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The Nameless (1999)

Echo Bridge Entertainment/Miramax
Blu-ray Disc Released: 5/7/2013

All Ratings out of
Audio: 1/2
Extras: No Extras

Review by Mike Long, Posted on 4/20/2013

Even if you are a casual reader, after watching a string of lousy movies, you've no doubt thought, "I've read books which would made good movies. Why does Hollywood keep recycling the same bad scripts?" And you've asked a question which has plagued film-goers for years. Sure, novels are being adapted into movies all the time, but the ones which make it to the screen are dwarfed by the numbers of those which don't. In the 1980s, it seemed that anything which Stephen King wrote made it to the big screen. But, there were many other popular and competent horror writers from that era who didn't get the same attention. (It's odd to think that Dean Koontz was almost as popular as King, but no one has come close to making a good movie from his material.) Thus, it seemed very peculiar that in 1999 a film was released based on a 1981 horror novel from a British author. And that's not the only mystery one gets with The Nameless.

As The Nameless opens, Claudia (Emma Vilarasau) learns that police have found a body which matches the description of her missing daughter. Although the girl has been mutilated, the authorities decide that there are enough similarities to Angela to declare the case closed. The story then jumps ahead five years. Claudia, now single, works at a magazine and tries to stay busy in an attempt to put the past behind her. This all changes one night when she gets a call from a girl who claims to be Angela. She assumes that this is a prank at first, but the caller gave enough clues for her to take it seriously. Claudia tracks down Massera (Karra Elejalde), the detective who investigated the case originally and asks him for help. Although he's just retired from the force, he agrees to help. They find that the clues lead to a cult called The Nameless and a terrible man named Santini (Carlos Lasarte). Quiroga (Tristan Ulloa), who writes for a magazine which investigates the occult, receives a videotape embossed with Claudia's phone number and he becomes involved with the case as well. As Claudia gets closer to the truth, the situation becomes darker and more dangerous.

Although British writer Ramsey Campbell never became a household name in the U.S., his books were quite popular, and The Nameless was one of his early successes. Campbell was heavily influenced by H.P. Lovecraft, and while reading his books, one vacillated between thinking that he was a genius and that he was a bad writer, as he would introduce very imaginative ideas and then, in true Lovecraft fashion, keep many details vague so that the reader wasn't 100% sure what was happening. Suffice it to say that his movies didn't jump out at the reader as something which could easily be translated to the screen.

So, it was truly a surprise when a then unknown Spanish director named Jaume Balaguero decided to adapt Campbell's novel nearly 20 years after it was originally published. (In 2002, Balaguero's eventual filmmaking partner, Paco Plaza, would also turn a Campbell book into a movie.) And being a Ramsey Campbell novel, Balaguero faced the daunting task of turning the story into something which could be cinematic. He did a pretty good job of this, as he's streamlined the plot and turned it into a police procedural. With this, Claudia and Massera follow the clues given in hopes of learning the truth behind Angela's disappearance.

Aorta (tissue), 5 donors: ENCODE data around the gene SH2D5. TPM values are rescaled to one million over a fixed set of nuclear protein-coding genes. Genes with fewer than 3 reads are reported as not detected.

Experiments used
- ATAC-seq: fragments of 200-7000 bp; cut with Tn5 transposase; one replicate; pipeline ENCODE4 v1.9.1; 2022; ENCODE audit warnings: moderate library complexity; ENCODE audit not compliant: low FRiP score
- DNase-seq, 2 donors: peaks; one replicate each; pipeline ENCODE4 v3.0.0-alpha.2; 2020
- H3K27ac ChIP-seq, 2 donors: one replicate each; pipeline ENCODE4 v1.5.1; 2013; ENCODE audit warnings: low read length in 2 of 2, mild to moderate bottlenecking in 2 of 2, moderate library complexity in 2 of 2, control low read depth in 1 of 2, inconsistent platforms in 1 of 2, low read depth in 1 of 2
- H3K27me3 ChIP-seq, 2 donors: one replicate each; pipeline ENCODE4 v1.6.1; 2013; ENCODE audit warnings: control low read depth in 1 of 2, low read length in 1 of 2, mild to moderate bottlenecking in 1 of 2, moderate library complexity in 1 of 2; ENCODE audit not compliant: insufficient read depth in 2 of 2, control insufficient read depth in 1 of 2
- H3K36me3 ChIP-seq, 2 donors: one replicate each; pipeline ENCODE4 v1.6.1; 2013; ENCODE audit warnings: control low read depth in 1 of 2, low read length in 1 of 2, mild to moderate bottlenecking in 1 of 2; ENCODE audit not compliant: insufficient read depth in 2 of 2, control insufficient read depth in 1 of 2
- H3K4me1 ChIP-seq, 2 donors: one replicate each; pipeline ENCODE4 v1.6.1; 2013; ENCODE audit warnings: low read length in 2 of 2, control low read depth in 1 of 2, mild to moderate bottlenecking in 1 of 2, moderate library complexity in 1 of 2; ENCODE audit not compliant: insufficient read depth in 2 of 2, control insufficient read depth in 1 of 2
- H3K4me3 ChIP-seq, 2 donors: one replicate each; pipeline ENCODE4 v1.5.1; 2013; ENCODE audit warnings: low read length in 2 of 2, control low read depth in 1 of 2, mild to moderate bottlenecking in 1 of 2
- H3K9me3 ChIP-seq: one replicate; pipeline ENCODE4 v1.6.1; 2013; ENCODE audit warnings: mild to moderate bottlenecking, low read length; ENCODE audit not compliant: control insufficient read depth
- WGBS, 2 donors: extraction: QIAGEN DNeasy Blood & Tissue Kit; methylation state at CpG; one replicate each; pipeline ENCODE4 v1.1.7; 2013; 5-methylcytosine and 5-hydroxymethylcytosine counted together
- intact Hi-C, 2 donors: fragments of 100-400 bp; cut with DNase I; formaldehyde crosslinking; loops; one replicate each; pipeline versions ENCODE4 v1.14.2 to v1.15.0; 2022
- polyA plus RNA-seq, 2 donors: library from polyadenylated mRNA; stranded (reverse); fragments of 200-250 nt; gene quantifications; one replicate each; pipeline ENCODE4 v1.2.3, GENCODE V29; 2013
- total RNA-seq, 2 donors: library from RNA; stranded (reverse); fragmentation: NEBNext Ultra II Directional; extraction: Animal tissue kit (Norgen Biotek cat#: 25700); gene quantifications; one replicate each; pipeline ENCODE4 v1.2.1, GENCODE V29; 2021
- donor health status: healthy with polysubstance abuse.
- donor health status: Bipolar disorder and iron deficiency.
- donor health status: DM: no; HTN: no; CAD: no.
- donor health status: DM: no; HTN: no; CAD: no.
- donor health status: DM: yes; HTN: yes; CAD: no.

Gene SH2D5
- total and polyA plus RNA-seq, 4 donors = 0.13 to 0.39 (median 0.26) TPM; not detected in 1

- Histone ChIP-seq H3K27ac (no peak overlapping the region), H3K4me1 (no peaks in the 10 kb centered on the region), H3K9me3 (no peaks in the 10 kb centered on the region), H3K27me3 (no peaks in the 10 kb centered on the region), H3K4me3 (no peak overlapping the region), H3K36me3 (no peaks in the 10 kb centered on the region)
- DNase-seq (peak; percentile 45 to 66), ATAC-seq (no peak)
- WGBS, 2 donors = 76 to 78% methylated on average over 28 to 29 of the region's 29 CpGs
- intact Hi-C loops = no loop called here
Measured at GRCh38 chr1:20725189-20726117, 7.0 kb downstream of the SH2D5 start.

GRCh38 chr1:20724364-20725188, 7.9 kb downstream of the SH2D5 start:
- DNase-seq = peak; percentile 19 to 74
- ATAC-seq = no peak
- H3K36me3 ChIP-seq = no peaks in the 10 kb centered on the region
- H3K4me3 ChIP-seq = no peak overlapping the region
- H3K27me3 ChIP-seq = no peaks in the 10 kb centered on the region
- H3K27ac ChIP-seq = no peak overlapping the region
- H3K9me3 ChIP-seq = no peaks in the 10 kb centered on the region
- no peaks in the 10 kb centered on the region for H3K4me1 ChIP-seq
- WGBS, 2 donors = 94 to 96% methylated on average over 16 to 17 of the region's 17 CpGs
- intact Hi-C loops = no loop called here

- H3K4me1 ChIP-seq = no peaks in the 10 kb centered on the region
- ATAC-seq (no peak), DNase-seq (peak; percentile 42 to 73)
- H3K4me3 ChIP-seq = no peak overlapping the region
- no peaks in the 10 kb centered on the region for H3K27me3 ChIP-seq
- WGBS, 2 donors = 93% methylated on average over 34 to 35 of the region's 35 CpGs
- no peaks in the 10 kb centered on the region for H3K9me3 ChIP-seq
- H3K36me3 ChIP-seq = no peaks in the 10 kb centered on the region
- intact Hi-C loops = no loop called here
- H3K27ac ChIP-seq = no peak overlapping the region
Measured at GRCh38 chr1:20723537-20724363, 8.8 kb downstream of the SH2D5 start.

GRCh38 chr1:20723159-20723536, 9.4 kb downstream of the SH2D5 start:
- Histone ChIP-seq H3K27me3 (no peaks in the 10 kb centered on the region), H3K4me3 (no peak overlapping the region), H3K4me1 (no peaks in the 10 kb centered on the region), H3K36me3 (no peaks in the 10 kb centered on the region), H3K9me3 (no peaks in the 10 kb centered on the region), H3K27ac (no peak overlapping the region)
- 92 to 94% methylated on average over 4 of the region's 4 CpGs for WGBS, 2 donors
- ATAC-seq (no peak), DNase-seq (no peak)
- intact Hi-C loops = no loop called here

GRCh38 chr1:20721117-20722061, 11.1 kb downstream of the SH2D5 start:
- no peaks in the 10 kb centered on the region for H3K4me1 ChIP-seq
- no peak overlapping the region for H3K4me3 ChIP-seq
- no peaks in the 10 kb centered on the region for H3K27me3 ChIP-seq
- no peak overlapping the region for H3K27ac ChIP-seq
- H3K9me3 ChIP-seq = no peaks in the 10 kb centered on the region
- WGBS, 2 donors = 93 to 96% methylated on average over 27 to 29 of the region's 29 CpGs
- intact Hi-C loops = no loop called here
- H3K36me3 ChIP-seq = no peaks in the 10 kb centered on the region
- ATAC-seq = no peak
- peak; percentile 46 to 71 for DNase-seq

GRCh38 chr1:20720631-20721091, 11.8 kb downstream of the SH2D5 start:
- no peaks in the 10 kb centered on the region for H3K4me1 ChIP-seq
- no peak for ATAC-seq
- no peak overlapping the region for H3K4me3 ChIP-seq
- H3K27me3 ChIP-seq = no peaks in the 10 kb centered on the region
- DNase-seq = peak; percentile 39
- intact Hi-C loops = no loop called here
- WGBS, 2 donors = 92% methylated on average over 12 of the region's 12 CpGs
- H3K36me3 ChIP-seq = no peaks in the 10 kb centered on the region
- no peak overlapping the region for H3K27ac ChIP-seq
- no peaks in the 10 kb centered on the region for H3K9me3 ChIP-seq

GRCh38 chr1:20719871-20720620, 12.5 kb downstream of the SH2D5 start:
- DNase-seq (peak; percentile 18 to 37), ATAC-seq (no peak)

The problem is that Balaguero fails to bring any energy to The Nameless. We simply sit and watch Claudia and Massera go to different places looking at things and interviewing people. It's not until the last few minutes of the movie that there is any suspense or feel of dread. Balaguero has decided to retain some of Campbell's love of the unknown, and thus, the audience is as clueless as the characters in the film. Thus, when things happen, they should be shocking or surprising, but they aren't. Also, the lack of details hurts the film in the long run. (Who are The Nameless? Where do they come from? How are they recruited?) Balaguero introduces some interesting visuals in flashback scenes, but for the most part, the movie is flat.

The Nameless represents an ambitious experiment which unfortunately did not work. However, it was great of Balaguero to try and adapt someone like Campbell. I would love to see filmmakers take a stab at the works of other horror writers like Robert McCammon or Dan Simmons. Instead of yet another Texas Chainsaw Massacre rip-off (we seem to get at least one a week), let's see someone bring something original to the screen.

The Nameless gets too graphic too early on Blu-ray Disc courtesy of Echo Bridge Entertainment/Miramax. The film has been letterboxed at 1.78:1 and the Disc contains an AVC 1080p HD transfer which runs at an average of 28 Mbps. This looks as if it was taken from a theatrical print, as the image is grainy and littered with black dots and lines. The colors are washed out and some scenes are too dark. The image is flat and notably soft at times. The Disc carries a DTS-HD Master Audio 2.0 track which runs at 48 kHz and an average of 2.0 Mbps. From some reason, Echo Bridge has decided to only offer the English dubbed track here and it's awful. This is the kind of dubbing which people love to ridicule, as the dialogue rarely comes close to match the movements of the actor's mouths. The dialogue sounds very canned and separate from the sound effects and music. With those sound effects, the stereo effects are OK, but not overly noticeable.

The Nameless Blu-ray Disc offers no extra features.

Review by Mike Long. Copyright 2013.